Privacy Watch: The Big Data Era Could Dry Up for Marketers

Executives seem unaware of the increasing number of consumers who are less willing to share information
Executives seem unaware of the increasing number of consumers who are less willing to share information

Right now, business executives are enjoying a golden age of anytime, anywhere, free-for-all access to customer data. Whether it’s a recommendation engine looking to use online video viewing history to deliver suggestions for what to watch next or everyone from Google to travel sites asking to retain phone numbers, alternate emails and other contact information, the ability for marketers to gain a 360-degree view of individual customers is becoming more and more possible. Along with that comes personalized advertising, where targeted ads become more concierge-like than intrusive, thus translating to more buying conversions and, by proxy, better bang for the advertising dollar.

So far, so good, but privacy concerns are set to impact that trajectory, according to a recent EY online survey. When asked whether they collect, deploy and interpret customer information that allows them to acquire, develop and retain their customers, more than six-in-10 businesses (62%) say they use “customer insight” programs. And, a vast majority (78%) say that they know that their data enables companies to make more money. As a result, consumers are becoming increasingly selective about who they are willing to share data with. In total, nearly half (49%) of consumers admit that they will be less willing to share personal information in the next five years.

“Today’s customers know the information that brands are collecting,” said Steve Wilkinson, EY’s managing partner for the UK and Ireland markets, in a statement. “Everything from web browsing behavior to social media and interactions with the brand can be used to improve business processes, decisions, customer experiences, and identify competitive differentiators. However, many customers have recognized that businesses are using their personal information to help grow revenues, and are starting to withdraw access to their private data.”

However, the majority (71%) of executives are not preparing for a future where access to customer data is no longer free to be captured and leveraged for commercial purposes – setting themselves up for a Big Data backlash, as it were.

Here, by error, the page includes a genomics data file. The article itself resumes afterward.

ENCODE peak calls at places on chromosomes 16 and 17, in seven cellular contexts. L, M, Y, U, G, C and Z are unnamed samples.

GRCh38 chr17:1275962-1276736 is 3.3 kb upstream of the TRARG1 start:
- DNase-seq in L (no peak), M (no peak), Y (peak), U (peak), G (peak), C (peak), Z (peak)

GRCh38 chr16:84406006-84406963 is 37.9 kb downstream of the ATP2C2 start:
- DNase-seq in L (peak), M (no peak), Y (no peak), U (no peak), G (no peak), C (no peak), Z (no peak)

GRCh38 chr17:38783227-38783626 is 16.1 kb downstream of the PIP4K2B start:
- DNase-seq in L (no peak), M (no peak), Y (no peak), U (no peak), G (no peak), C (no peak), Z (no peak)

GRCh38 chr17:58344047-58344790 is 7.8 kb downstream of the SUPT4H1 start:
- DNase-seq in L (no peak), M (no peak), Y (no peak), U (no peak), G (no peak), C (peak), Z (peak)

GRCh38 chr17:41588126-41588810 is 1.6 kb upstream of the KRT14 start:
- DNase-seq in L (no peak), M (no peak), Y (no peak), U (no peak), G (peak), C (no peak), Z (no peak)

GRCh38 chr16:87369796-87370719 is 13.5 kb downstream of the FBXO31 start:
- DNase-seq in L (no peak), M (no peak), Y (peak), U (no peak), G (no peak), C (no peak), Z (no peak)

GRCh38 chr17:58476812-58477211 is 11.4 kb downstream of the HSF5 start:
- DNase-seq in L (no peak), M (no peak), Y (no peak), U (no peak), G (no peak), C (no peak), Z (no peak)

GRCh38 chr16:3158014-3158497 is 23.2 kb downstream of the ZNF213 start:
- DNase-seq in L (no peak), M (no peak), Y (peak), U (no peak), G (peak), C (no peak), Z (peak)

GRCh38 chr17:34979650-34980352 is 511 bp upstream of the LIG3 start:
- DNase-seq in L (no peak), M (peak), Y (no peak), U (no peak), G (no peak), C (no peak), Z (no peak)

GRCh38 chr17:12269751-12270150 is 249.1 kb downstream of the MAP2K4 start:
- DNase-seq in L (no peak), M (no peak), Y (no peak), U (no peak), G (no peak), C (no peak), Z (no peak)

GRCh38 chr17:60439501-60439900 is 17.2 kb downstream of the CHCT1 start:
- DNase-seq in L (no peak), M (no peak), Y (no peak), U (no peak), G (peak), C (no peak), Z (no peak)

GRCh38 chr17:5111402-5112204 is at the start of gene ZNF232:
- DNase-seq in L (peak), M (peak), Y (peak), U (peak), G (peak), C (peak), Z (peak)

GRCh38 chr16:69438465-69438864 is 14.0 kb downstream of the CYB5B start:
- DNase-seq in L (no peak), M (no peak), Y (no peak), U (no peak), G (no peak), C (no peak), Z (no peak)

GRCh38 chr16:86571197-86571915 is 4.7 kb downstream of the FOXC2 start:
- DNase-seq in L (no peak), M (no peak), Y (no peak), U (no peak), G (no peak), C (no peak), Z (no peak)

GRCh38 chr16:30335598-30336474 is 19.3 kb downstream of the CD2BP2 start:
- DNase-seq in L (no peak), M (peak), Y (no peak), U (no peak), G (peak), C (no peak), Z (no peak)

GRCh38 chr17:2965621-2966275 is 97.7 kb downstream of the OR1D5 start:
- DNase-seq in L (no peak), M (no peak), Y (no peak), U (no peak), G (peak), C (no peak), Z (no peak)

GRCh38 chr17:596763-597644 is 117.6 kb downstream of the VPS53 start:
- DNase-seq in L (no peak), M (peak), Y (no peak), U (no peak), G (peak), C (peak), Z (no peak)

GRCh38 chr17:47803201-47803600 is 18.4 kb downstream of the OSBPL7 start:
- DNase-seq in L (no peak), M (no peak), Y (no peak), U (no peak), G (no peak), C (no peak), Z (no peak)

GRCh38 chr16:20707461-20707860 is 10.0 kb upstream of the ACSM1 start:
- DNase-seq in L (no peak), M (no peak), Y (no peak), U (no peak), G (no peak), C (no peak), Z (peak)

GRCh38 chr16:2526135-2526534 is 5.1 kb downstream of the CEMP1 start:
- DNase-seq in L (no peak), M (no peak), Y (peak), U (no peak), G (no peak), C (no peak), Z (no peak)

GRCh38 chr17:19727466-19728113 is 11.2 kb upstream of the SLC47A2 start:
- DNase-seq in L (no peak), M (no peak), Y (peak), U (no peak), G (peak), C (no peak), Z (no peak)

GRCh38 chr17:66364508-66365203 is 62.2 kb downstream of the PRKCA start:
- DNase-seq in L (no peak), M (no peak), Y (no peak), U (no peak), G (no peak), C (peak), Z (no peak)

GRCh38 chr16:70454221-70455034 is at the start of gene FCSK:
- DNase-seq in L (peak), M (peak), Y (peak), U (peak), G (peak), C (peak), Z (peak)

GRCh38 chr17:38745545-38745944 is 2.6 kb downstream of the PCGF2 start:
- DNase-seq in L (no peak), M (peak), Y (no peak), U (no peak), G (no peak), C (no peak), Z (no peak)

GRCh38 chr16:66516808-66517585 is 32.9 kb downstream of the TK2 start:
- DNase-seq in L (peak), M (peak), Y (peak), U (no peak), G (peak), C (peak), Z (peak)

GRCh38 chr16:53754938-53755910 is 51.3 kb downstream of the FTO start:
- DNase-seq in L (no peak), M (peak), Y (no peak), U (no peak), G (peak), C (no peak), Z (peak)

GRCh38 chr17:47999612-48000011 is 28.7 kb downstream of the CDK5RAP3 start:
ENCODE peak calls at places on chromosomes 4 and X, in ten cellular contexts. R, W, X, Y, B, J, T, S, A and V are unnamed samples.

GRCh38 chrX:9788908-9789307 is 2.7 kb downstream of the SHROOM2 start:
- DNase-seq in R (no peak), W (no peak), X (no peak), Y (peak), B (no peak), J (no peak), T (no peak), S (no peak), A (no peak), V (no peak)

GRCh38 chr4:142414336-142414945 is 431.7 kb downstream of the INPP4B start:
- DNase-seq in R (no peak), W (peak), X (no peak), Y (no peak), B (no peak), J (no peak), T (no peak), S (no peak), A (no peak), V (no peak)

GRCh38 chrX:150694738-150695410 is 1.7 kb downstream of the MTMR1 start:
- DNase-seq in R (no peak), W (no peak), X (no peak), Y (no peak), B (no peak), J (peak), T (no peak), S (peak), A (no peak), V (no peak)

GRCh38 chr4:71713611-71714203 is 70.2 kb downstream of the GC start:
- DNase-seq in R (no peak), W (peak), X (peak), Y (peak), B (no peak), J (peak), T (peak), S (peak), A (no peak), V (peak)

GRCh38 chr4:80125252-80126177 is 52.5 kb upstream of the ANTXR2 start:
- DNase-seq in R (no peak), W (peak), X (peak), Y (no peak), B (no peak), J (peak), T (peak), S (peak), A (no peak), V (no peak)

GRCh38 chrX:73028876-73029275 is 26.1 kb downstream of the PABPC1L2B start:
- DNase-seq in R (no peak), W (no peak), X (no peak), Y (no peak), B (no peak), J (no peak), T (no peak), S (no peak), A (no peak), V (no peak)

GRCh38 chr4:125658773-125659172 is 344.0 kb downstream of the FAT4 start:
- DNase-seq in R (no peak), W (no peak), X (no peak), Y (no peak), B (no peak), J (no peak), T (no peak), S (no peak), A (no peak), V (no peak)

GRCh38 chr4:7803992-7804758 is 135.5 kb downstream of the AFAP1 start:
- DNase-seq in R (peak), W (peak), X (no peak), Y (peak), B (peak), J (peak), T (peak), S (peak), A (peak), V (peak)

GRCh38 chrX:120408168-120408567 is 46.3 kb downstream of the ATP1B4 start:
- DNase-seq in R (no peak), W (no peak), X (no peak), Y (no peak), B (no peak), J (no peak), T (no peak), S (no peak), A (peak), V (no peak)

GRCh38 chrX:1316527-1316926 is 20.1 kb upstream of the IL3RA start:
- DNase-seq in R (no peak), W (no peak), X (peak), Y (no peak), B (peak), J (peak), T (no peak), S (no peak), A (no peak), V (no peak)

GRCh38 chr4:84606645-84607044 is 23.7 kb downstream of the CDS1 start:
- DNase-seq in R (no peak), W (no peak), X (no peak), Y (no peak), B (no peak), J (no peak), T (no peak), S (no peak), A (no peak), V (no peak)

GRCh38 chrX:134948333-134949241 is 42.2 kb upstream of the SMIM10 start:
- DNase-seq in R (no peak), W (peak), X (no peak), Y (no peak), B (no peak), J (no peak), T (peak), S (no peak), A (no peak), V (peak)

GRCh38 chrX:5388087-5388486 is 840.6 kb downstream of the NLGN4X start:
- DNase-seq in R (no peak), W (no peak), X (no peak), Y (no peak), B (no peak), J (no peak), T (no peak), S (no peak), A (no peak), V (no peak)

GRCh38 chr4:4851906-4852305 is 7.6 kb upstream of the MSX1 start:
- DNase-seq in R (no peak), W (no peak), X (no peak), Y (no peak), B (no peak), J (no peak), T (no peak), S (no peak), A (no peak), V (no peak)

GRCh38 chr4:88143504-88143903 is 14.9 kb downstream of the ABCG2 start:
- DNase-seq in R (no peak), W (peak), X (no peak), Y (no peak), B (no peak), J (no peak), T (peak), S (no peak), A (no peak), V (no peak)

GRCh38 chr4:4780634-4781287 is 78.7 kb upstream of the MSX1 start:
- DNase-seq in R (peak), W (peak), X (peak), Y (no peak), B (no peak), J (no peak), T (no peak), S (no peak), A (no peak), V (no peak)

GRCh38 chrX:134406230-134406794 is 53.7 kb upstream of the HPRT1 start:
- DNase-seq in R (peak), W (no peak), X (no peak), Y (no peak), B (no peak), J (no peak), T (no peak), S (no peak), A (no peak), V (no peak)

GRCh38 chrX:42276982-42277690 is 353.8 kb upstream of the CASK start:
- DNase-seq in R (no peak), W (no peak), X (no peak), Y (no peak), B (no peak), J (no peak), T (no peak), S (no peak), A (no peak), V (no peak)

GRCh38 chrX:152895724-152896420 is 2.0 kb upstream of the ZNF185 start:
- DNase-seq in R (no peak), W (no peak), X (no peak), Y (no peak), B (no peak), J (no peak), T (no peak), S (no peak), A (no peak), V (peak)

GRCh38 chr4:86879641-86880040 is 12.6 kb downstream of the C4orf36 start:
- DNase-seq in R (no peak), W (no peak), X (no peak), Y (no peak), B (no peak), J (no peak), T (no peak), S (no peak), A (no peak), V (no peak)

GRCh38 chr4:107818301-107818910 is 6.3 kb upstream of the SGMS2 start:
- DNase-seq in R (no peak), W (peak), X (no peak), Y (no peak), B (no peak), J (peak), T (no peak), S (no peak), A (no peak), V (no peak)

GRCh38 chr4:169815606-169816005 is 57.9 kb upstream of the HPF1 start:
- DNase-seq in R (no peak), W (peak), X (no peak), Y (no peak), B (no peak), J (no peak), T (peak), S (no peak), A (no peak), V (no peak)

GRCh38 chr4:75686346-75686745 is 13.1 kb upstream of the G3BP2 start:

The research reveals that 48% of senior decision makers are currently reliant on consumer-generated data interaction from social media, web browsing behavior, previous purchases and ad-clicks. And of those businesses that use customer insight programs, 79% believe that it boosts revenue and 25% of senior decision makers surveyed think that it increases revenue a ‘fair amount’ or more. Further, 41% of senior business decision makers admit that it would present a risk to their existing business model and revenues.

But surprisingly, executives seem unaware of the increasing number of consumers who are less willing to share information; just a fifth (20%) of business executives are concerned that customers will start to restrict the use of their personal information by companies in the next five years’ time. A further 28% of business executives don’t think that the amount of free information that customers are willing to share will change, while 29% admit to not knowing whether more or less of the personal data sourced from customers will be provided for free.

“Companies are at odds with consumer attitudes when it comes to the collection and use of personal data,” said Wilkinson. “This appears to be a laissez-faire attitude among business executives when it comes to how they might collect and use customer’s personal data in just a few years’ time. Instead, companies need to realize that a backlash is building among consumers who are no longer willing to share their personal data and starting to restrict the information they provide to companies.”

The new era will mean that customers will expect to be incentivized to share their data: four-in-10 consumers agree that they would be more willing to share personal data with companies if incentivised to do so.

But despite the importance of customer insights to a business and its operations, 76% of senior business decision makers still say that their business would not be prepared to incentivize or pay customers for direct access to their personal data. This highlights the stark contrast in the way that businesses and consumers view private data-sharing, Wilkinson said.

“Business executives acknowledge the risk that a shift in consumer attitudes to private data sharing could have for their company,” said Wilkinson. “In spite of this, there is a reluctance to adopt incentives that encourage consumers to part with personal data. Given the high volumes of businesses that rely on customer insights, organizations need to rethink how they can engage with customers and develop new ways to capture their data in a competitive market.”

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